By Lance Henderson
In Spanish, the word “compadre” literally means co-parent or godparent, but Manuel Reta, president of the Northwest Washington Hispanic Chamber of Commerce (NWWHCC), said it often refers to anyone in the community who is a helper.
“This term has been loosely used to refer to people who are connected and can get you to the people who can help you,” Reta said.
In June, a new compadre joined the Latino community in Whatcom County. El Periódico, the county’s first monthly newspaper printed in Spanish and English, launched its first issue.
The brainchild of Kim Winjum, publisher of the Ferndale Record-Journal, El Periódico is designed to do what many Spanish-language news outlets in the United States do not – present content about local Latino issues and local resources peppered with news from Latin America while providing a viable advertising platform to reach Whatcom County’s Latino population.
Winjum said the newspaper will have news about immigration and employment issues, as well as colorful features that celebrate Latino culture. Winjum also hopes it will have a bustling op-ed section that provides an open forum for comment on pertinent issues.
“We are seeing a need here in Whatcom County and trying to reach out and meet that need,” Winjum said. “I really see it as a way to bridge the gap between cultures.”
According to the 2008 U.S. Census, there are more than 12,500 people in Whatcom County who identify themselves as being Latino or Hispanic. This number has been steadily increasing. According to the Pew Hispanic Center, a research project of the Pew Research Center, the Whatcom County Latino population jumped 134 percent between 1990 and 2000 and grew another 42 percent between 2000 and 2007.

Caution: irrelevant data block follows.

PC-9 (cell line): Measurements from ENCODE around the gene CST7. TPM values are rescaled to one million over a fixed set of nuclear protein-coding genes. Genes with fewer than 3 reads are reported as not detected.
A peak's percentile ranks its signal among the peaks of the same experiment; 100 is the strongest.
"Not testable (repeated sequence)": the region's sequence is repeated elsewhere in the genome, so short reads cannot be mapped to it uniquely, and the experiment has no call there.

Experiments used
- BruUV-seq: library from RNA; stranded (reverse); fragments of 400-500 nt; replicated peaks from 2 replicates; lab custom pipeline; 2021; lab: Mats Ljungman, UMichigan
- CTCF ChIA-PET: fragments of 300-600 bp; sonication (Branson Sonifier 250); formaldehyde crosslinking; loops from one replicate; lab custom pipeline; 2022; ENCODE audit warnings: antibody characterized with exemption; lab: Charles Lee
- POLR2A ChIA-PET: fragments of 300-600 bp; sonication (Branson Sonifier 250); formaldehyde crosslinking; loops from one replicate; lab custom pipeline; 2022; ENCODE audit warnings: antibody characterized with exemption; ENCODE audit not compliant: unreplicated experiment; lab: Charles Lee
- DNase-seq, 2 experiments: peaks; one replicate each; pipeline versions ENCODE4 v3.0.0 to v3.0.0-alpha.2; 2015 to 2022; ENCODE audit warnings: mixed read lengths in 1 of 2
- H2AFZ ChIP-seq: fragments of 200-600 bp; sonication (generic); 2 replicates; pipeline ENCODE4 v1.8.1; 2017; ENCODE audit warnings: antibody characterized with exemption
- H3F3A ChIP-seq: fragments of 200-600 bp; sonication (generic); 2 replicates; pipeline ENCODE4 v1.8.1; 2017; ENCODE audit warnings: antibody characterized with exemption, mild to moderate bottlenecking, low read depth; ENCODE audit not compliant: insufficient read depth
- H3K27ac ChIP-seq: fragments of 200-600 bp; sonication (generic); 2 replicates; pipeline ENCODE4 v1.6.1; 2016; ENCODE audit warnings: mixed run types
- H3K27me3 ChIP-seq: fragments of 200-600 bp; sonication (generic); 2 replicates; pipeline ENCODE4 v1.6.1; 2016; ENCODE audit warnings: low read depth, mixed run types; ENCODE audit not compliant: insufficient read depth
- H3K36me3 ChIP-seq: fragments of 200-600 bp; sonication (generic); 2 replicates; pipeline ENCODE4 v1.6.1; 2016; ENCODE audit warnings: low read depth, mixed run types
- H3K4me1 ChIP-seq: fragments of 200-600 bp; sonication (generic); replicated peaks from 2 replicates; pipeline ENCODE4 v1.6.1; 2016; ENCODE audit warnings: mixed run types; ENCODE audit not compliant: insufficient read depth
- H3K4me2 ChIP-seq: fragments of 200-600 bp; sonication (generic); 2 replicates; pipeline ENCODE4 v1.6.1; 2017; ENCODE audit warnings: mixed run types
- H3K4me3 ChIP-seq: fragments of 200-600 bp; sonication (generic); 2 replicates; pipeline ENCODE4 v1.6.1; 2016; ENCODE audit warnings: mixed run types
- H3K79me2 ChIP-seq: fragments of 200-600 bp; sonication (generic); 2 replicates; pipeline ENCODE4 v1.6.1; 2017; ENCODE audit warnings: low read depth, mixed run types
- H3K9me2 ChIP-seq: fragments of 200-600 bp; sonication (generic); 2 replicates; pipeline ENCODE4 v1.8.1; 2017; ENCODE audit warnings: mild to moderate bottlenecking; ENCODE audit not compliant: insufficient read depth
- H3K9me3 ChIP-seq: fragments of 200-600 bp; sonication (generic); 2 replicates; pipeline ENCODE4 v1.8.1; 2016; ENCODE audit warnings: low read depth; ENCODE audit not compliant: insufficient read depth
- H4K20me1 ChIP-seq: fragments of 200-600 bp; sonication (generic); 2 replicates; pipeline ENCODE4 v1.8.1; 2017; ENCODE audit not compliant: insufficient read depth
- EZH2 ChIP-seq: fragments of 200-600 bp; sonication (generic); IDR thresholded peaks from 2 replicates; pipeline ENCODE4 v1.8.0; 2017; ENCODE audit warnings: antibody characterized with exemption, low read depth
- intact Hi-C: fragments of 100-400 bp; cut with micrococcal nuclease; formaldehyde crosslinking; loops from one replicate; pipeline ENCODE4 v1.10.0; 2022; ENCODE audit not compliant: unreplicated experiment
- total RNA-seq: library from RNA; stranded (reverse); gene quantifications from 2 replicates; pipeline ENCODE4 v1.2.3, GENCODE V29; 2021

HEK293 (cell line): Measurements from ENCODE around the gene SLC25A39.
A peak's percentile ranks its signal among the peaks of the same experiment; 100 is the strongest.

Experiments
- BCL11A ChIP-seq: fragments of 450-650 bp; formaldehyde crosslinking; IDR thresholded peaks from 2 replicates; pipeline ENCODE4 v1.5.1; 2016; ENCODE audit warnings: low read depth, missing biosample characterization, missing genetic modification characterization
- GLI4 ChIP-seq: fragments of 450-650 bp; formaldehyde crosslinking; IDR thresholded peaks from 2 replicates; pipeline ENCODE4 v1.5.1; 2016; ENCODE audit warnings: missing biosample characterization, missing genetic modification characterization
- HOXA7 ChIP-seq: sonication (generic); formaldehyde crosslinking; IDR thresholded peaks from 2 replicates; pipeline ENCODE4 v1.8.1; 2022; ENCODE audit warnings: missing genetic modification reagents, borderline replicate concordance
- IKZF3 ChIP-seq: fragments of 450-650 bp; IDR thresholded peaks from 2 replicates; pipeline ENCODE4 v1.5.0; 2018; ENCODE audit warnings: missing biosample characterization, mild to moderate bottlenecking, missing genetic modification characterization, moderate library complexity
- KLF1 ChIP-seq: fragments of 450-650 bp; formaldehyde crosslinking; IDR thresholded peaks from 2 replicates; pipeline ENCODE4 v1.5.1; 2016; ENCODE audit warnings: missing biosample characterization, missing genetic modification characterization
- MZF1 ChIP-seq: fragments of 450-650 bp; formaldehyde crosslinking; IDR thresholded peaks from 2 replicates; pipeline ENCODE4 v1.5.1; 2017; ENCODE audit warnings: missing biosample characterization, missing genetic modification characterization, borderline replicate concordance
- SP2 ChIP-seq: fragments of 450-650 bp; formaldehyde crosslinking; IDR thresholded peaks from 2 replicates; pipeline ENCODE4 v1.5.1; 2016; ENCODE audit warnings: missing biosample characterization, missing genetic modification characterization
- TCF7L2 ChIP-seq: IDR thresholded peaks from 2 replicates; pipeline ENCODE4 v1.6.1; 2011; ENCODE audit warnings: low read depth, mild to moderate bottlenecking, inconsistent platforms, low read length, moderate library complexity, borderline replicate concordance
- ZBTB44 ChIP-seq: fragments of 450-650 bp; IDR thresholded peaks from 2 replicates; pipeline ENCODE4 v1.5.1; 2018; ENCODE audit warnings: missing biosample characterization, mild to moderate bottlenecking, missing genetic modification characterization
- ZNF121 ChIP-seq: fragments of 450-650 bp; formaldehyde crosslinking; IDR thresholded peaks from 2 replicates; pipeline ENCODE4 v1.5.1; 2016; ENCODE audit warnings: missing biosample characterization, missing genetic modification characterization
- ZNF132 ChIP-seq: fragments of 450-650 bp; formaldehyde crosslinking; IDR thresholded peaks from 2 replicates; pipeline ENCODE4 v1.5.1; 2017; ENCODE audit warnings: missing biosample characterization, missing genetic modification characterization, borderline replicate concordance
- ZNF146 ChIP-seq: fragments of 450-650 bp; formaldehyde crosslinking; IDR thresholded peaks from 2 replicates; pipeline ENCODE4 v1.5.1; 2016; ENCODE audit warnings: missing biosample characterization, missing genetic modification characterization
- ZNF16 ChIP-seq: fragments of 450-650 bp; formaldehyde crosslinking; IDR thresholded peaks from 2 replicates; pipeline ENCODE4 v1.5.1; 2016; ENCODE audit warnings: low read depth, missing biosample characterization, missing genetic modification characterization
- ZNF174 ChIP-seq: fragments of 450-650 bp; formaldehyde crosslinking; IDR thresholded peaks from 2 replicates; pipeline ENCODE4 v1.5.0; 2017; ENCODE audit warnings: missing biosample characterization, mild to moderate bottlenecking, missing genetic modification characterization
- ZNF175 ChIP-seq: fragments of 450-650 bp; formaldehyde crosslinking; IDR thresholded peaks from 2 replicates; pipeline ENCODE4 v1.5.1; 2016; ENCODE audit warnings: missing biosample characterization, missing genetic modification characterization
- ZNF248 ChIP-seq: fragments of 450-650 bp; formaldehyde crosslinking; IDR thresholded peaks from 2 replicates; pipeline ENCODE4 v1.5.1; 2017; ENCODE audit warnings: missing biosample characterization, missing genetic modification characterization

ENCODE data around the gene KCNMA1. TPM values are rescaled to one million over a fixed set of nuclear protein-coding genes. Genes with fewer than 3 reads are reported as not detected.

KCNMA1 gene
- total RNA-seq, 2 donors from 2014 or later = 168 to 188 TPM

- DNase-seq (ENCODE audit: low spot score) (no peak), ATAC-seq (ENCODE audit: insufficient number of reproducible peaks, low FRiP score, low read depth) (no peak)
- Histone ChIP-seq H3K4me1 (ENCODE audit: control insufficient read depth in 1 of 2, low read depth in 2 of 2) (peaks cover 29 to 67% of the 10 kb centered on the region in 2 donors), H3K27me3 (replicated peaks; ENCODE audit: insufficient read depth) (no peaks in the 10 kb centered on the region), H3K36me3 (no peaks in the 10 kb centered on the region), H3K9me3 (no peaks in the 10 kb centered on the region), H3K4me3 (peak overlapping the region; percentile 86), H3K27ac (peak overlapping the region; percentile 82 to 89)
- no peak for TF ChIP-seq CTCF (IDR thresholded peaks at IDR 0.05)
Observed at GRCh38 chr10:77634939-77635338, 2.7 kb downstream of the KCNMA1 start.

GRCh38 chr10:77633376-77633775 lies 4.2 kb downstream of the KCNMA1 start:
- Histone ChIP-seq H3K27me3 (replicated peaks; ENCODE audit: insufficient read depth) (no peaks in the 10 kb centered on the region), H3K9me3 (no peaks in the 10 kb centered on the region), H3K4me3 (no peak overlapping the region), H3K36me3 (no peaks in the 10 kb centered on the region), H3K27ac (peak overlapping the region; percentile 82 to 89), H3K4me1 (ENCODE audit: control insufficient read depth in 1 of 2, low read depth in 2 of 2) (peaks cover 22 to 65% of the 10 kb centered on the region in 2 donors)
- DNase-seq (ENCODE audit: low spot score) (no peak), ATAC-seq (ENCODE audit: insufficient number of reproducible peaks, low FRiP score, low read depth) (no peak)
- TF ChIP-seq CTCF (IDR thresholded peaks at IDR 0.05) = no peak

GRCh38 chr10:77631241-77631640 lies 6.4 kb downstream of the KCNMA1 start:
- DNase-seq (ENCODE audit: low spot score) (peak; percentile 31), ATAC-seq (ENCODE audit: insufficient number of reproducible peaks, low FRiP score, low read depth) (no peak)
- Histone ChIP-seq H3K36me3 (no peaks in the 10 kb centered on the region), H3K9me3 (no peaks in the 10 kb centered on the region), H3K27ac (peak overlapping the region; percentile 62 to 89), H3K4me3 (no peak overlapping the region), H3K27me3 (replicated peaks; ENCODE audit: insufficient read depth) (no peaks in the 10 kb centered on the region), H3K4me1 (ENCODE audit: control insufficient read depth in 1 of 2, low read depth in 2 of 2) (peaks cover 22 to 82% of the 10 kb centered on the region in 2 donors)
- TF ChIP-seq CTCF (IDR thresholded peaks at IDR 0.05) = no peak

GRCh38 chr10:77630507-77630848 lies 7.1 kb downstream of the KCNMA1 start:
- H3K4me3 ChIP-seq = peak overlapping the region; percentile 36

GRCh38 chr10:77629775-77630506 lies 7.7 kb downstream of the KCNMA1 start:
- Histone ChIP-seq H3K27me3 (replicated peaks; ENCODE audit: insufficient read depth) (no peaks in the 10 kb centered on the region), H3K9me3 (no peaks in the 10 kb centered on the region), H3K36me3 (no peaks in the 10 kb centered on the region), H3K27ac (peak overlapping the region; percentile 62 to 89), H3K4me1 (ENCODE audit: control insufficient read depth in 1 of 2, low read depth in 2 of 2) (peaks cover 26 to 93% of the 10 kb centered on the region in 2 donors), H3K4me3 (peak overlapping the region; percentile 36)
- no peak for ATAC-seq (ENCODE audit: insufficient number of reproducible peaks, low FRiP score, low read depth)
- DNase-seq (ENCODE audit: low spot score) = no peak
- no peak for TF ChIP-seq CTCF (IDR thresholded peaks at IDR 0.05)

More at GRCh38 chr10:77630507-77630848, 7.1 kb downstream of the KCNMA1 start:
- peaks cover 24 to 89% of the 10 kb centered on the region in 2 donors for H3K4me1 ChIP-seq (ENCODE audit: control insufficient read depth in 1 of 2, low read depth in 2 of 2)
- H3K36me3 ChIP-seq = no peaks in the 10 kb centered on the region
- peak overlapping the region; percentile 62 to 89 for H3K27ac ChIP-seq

In preparation for the newspaper’s launch, Winjum studied Spanish-language media from around the state and made connections at the Northwest Washington Hispanic Chamber of Commerce in Ferndale and the Washington Latino Business Association. In the process, she said she rapidly began to see the endeavor’s potential.
“This is a large, growing market and they need a venue,” Winjum said.
A liaison to the Latino community
Reta, of the NWWHCC, has been a compadre in the county’s Latino community for decades.
“I am a person who likes to help the community. People know me for that, as a helper of Hispanics,” Reta said. “Whatever problems they have, I try to direct them on the right path.”
Reta, the oldest of seven children, first migrated to Everson in 1956. He attended Nooksack Valley High School and later fought in the Vietnam War. He met his wife, Bertha, in Bellingham in 1998. The two now live in Ferndale and have owned Colima Design, a clothing alteration and retail shop, for the past 10 years.
Over the years, Reta has become known as a spokesman for the local Latino population, voicing concerns to the Ferndale City Council and organizing Latino events and celebrations for the benefit of the community.
Three years ago, Reta started the NWWHCC in an effort to bring Latino businesses together in a rich support network around Northwest Washington.
Jessenia Rodriguez, Reta’s daughter and secretary for the NWWHCC, said the Latino community in Ferndale is very tight-knit.
“We have had our business here for more than 10 years and my dad has been here for more than 60 years, so people know us. People come to us for help,” Rodriguez said.
Winjum said she first had the idea for a bilingual Whatcom County newspaper in the early ‘90s, but at the time, the language barrier seemed insurmountable. Although Winjum has a Latino background and both her children are fluent in Spanish, she does not speak the language.
Recently when Winjum prepared to launch El Periódico, she knew she needed a partner in the Latino community. So she met with Reta and other members of the NWWHCC.
“[Reta] is a liaison to that community and I knew that was key to the success of the paper. I wanted it to be a genuine outreach to the community so we could hear from them about what they wanted to hear,” Winjum said.